Mother is situated in Copenhagen’s old meatpacking district, which looks a little uninspiring but it helps to imagine it as Copenhagen’s Shoreditch. The area is busy with restaurant goers and I would have loved to eat out there more, as there were several great looking places including Tommi’s Burger Joint (which I believe has a restaurant in London) and BioMio. We again had to wait for a table for about 20 minutes, but as always helped ourselves to some Tuborg during the wait.


The pizza that followed the wait was amazing. I have never had such good pizza, a beautiful sourdough base, rich tomato sauce and plenty of mozzarella cheese! Really delicious, I would recommend thoroughly. Perfect sizes, and wonderful when it’s a rainy evening and you’re tired from wandering around this amazing city. The staff were really friendly and efficient, can’t really fault this place, I can only say it would have been better in the sunshine!




Papiroen or paper island is set on an island accessible from bridges near the bottom end of Nyhavn. Although quite a long way out from the city center, this place is worth it in my opinion. A cross between a food hall, street market and vintage clothes shop, Papiroen is one of the most interesting foodie destinations in Copenhagen. Take time to explore the whole place, there’s a lot on offer! From surf and turf burgers to juice to cheesecake, fish and chips and Korean BBQ.


The fish and chips chosen by Anni looked really lovely, decorated with fresh vegetables and dill. I tried some of the chips and dill sauce, both were really delicious and not too badly priced either. I went for the Columbian vegetarian food stall, as did Tammy, for their mushroom veggie burger and tradition red bean stew with rice, fried plantains, guacamole, salsa and a fried egg. My meal was really tasty, I enjoyed all elements and was especially surprised by the crispness of plantains. However I would have enjoyed slightly more salsa on the side!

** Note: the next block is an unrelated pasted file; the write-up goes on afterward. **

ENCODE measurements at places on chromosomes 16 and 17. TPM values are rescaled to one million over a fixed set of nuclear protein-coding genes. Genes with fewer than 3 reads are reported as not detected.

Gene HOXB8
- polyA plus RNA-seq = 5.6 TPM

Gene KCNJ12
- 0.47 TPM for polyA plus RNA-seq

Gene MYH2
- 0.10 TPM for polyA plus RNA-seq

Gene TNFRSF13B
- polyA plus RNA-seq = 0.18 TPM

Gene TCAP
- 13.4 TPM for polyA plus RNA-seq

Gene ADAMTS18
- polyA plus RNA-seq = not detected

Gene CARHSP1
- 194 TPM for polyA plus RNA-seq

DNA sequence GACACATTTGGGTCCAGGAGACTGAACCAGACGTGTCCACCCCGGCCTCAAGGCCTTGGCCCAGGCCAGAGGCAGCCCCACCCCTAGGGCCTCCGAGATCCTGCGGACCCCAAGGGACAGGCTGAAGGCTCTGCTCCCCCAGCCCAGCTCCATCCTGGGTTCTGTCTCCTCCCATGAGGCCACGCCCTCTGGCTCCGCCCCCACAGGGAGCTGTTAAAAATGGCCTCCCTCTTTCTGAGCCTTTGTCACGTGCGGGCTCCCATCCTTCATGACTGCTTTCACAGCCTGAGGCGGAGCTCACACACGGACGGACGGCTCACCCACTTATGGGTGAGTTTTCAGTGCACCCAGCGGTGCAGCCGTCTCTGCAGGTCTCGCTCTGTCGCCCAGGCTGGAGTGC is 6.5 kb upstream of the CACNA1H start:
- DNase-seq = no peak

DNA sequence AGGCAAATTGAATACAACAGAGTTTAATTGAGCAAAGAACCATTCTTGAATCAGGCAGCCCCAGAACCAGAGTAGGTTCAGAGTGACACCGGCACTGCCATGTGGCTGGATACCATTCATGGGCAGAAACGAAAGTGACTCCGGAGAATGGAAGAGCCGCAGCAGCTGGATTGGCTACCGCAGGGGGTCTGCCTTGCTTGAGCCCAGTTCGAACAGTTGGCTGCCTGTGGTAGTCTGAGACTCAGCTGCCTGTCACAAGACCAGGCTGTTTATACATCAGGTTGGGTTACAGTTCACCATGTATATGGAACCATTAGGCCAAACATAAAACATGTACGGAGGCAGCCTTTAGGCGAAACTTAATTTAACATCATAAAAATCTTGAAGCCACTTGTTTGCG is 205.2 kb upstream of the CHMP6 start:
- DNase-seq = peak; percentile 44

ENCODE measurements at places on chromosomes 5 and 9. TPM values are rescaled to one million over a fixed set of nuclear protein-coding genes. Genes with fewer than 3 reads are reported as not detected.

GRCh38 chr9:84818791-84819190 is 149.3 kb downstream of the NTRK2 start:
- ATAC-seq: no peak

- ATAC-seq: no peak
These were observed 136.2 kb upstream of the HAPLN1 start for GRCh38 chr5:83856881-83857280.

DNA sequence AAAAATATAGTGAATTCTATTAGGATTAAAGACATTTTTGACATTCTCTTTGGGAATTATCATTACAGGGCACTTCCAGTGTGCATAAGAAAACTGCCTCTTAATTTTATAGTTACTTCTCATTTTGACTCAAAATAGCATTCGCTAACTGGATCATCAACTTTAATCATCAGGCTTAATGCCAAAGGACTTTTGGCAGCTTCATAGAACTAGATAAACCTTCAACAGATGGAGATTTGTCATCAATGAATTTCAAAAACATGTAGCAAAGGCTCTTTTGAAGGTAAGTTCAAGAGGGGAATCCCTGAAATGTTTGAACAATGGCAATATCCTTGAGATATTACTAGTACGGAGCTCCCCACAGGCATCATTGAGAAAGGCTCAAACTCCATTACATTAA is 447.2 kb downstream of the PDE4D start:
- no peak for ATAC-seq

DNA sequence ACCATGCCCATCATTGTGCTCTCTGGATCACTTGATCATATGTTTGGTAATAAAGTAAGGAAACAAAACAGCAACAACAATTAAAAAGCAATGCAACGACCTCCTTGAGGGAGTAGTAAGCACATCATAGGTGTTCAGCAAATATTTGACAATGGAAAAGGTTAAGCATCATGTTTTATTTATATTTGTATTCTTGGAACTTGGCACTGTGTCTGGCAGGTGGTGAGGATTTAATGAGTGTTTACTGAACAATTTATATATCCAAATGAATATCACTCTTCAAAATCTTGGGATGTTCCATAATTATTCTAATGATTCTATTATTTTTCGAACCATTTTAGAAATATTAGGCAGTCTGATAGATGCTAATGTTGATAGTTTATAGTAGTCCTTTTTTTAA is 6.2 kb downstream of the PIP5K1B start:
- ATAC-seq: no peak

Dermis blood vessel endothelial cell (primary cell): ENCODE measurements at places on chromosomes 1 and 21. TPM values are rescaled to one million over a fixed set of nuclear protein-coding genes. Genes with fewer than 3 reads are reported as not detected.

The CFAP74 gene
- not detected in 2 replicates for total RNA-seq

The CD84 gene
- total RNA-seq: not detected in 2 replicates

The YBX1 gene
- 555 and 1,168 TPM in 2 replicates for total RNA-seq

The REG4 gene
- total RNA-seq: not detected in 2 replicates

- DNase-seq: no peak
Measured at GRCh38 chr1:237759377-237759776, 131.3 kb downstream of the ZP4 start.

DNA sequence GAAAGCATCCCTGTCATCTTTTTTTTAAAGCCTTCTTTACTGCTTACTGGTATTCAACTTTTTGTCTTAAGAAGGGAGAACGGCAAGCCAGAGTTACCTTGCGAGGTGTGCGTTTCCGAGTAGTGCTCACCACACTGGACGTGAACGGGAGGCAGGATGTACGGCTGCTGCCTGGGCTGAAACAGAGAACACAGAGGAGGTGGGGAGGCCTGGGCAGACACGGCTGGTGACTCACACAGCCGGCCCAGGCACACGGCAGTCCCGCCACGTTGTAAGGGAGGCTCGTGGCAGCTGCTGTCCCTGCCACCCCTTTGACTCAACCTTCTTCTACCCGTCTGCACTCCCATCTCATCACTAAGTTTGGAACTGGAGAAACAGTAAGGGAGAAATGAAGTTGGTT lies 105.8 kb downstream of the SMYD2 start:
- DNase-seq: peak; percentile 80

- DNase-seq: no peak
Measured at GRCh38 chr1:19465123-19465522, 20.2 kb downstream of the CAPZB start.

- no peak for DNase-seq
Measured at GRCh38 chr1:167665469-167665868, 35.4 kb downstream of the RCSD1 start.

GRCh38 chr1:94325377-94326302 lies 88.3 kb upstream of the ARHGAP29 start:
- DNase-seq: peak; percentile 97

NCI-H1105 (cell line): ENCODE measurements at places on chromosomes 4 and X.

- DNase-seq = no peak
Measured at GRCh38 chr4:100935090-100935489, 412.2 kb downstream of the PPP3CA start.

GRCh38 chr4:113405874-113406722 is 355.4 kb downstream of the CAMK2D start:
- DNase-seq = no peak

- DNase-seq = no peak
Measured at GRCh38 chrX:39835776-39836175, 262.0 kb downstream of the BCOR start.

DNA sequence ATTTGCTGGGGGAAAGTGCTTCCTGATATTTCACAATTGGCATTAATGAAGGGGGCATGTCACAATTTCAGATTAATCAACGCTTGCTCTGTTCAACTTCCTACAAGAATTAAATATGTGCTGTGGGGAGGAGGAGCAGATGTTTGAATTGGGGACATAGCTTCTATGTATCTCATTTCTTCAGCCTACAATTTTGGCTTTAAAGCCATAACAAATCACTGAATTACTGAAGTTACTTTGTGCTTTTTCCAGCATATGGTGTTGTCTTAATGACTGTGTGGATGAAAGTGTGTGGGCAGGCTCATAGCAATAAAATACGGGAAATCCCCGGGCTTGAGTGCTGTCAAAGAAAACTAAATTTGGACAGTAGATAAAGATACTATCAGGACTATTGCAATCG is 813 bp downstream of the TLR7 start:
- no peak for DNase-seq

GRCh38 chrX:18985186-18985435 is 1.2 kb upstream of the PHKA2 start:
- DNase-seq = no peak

I would recommend this place, however I would have loved to come multiple times during the trip to try more of the food, so maybe if you do visit, perhaps a trip at the start and one at the end is the best way to experience papiroen!

Eating in

My main tip for eating in would be to visit Irma! Supermarket prices in the city are quite high, so expect some considerable variation between each shop. Our favourite during our stay was Irma, it had the biggest range of ingredients and a wonderful selection of bread (definitely a must try) and I would have loved to buy more ingredients there to cook with over a longer period of time. The best way, we discovered, to save money on lunches was to buy some of Irma’s delicious bread and have with cheese (there is a large selection), crisps (lays of course!) and whatever else takes your fancy. These components last a few days and make for perfect picnic lunches. This is a really great way to make Copenhagen more affordable!

I had an amazing time in this city, I will be returning one day, but it’s farewell for now to Copenhagen!

4 responses to “Food Guide: Copenhagen”

  1. I want to go to Copenhagen now!!! Beautiful photos x

    1. thankyou, it’s a beautiful city!

  2. Really enjoyed reading about the foodie side of Copenhagen; where to next?

  3. […] not an expert on food, so read Louella’s blog for more information about where we ate in Copenhagen, because she found most of them, and […]